On this day December 28, 1895
The Lumière brothers perform for their first paying audience at the Grand Cafe in Boulevard des Capucines marking the debut of the cinema. The Lumières held their first private screening of projected motion pictures March 22, 1895.
Their first public screening of films at which admission was charged was held on December 28, 1895, at Paris’s Salon Indien du Grand Café.
This history-making presentation featured ten short films, including their first film, Sortie des Usines Lumière à Lyon (Workers Leaving the Lumière Factory).
Each film is 17 meters long, which, when hand cranked through a projector, runs approximately 50 seconds.
It is believed their first film was actually recorded that same year (1895) with Léon Bouly’s cinématographe device, which was patented the previous year. The cinématographe— a three-in-one device that could record, develop, and project motion pictures— was further developed by the Lumières.
The public debut at the Grand Café came a few months later and consisted of the following ten short films (in order of presentation):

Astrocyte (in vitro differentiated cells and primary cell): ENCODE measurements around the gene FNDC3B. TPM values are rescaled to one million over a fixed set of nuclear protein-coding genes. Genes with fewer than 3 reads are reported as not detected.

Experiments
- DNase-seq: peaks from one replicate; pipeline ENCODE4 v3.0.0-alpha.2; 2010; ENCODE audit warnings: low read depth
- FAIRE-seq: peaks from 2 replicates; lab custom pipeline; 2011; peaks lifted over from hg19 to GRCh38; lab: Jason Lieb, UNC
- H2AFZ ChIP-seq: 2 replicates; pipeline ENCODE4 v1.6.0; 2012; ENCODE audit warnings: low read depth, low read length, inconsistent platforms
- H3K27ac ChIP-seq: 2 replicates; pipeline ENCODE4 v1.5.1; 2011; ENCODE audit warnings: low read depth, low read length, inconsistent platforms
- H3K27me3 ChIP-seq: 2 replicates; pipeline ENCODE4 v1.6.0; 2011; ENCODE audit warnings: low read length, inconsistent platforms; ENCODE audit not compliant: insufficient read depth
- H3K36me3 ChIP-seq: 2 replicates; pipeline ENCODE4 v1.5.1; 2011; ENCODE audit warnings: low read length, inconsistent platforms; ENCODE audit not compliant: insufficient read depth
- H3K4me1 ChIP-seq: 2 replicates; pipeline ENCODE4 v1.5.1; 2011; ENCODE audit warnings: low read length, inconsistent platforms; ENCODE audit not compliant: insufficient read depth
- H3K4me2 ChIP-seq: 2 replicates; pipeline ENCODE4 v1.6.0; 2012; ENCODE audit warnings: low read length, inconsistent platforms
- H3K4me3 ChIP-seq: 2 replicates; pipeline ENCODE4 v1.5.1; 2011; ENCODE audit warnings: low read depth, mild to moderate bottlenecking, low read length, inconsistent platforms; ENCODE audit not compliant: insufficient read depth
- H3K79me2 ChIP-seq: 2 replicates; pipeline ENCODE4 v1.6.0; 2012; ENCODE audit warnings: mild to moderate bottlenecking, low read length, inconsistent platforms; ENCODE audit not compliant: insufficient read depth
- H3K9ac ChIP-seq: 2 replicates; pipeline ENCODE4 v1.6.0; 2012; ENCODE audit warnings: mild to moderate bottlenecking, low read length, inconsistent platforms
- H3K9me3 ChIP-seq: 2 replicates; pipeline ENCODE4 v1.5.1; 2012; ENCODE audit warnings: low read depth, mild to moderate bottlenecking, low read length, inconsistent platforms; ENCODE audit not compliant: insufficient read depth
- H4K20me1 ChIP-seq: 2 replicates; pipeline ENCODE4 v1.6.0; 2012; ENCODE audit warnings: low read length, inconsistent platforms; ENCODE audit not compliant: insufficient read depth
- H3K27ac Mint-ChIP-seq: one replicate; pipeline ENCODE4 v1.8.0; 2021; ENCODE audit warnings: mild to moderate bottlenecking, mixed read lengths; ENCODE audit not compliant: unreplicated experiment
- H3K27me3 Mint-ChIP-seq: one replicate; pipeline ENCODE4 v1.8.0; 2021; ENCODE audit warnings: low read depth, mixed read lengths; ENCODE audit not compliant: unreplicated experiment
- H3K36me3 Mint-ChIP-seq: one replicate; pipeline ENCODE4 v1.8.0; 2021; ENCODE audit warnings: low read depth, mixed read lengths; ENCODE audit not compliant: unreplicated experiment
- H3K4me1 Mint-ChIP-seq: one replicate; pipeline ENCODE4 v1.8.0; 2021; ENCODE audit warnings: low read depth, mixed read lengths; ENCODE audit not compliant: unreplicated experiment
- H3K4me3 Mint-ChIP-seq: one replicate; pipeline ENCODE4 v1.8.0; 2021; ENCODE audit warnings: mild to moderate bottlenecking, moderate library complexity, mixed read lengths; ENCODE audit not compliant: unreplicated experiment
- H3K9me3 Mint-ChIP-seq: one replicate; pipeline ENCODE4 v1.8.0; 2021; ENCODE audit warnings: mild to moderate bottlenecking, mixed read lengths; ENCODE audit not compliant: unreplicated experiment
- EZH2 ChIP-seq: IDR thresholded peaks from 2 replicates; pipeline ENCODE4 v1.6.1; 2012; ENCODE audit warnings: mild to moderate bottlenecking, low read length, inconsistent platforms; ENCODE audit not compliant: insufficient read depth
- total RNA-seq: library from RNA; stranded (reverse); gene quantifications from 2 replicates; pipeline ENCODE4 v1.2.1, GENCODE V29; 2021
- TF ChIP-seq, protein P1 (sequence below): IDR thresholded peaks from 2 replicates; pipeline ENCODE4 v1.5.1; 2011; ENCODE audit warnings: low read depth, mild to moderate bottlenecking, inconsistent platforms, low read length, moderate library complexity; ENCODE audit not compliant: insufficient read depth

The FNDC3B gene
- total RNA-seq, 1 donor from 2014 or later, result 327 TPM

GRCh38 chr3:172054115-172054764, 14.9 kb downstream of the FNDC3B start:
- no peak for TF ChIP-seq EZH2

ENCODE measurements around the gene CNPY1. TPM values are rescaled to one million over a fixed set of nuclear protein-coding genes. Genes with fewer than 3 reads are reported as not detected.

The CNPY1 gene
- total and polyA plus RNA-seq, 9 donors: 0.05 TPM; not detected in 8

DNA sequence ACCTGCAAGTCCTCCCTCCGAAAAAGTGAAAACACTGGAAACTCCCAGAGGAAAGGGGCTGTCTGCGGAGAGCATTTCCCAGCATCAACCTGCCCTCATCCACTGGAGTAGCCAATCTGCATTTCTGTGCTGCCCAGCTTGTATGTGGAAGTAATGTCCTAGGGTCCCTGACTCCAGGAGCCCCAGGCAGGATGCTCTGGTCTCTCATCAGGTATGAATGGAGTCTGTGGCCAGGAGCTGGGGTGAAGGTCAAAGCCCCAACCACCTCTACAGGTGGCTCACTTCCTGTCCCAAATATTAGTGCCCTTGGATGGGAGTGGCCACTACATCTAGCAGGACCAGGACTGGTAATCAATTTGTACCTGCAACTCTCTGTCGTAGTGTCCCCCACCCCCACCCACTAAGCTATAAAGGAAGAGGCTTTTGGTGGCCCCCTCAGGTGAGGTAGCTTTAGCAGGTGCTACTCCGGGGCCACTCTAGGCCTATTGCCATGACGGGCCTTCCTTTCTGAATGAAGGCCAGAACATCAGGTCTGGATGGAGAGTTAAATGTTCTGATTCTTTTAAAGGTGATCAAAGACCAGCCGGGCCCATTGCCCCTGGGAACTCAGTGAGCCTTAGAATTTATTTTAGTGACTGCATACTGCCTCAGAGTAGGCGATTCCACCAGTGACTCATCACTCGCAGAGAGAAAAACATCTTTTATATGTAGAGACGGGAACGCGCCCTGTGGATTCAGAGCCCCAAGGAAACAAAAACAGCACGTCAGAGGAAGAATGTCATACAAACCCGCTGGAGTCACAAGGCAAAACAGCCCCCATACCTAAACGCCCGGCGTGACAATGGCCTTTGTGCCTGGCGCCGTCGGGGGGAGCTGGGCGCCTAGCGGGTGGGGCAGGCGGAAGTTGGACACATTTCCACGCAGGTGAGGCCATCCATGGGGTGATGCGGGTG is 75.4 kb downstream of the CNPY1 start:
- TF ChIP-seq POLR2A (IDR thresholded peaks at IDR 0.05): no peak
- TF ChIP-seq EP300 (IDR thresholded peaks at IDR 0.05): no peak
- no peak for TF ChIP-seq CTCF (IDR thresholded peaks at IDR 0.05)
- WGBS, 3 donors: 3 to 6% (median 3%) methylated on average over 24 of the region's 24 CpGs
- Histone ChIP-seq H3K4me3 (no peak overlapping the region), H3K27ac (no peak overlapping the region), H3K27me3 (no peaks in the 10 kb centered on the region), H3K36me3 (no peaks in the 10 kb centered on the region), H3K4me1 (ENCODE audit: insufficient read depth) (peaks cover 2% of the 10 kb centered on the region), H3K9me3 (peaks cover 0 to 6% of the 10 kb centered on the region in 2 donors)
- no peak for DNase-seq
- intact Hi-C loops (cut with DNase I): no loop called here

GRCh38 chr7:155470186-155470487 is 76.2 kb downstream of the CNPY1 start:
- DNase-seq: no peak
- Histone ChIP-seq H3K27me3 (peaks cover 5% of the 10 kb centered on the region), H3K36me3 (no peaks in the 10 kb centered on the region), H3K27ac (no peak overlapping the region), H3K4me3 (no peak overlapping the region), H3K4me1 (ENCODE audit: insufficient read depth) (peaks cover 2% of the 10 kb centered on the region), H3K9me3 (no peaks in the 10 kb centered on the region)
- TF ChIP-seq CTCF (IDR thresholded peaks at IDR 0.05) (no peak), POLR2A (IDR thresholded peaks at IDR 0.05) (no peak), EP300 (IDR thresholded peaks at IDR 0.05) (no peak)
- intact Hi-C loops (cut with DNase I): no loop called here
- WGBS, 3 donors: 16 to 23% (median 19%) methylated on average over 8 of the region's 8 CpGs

- La Sortie de l’Usine Lumière à Lyon (literally, “the exit from the Lumière factories in Lyon”, or, under its more common English title, Workers Leaving the Lumiere Factory), 46 seconds
- La Voltige (“Horse Trick Riders”), 46 seconds
- La Pêche aux poissons rouges (“fishing for goldfish”), 42 seconds
- Le Débarquement du Congrès de Photographie à Lyon (“the disembarkment of the Congress of Photographers in Lyon”), 48 seconds
- Les Forgerons (“Blacksmiths”), 49 seconds
- Le Jardinier (l’Arroseur Arrosé) (“The Gardener,” or “The Sprinkler Sprinkled”), 49 seconds
- Le Repas (de bébé) (“Baby’s Breakfast”), 41 seconds
- Le Saut à la couverture (“Jumping Onto the Blanket”), 41 seconds
- La Place des Cordeliers à Lyon (“Cordeliers Square in Lyon”–a street scene), 44 seconds
- La Mer (Baignade en mer) (“the sea [bathing in the sea]”), 38 seconds
The Lumières went on tour with the cinématographe in 1896 – visiting Bombay, London and New York.
The moving images had an immediate and significant influence on popular culture with L’Arrivée d’un Train en Gare de la Ciotat (literally, “the arrival of a train at La Ciotat Station”, but more commonly known as Arrival of a Train at a Station).
Their actuality films, or actualités, are often cited as the first, primitive documentaries. They also made the first steps towards comedy film with the slapstick of L’Arroseur Arrosé.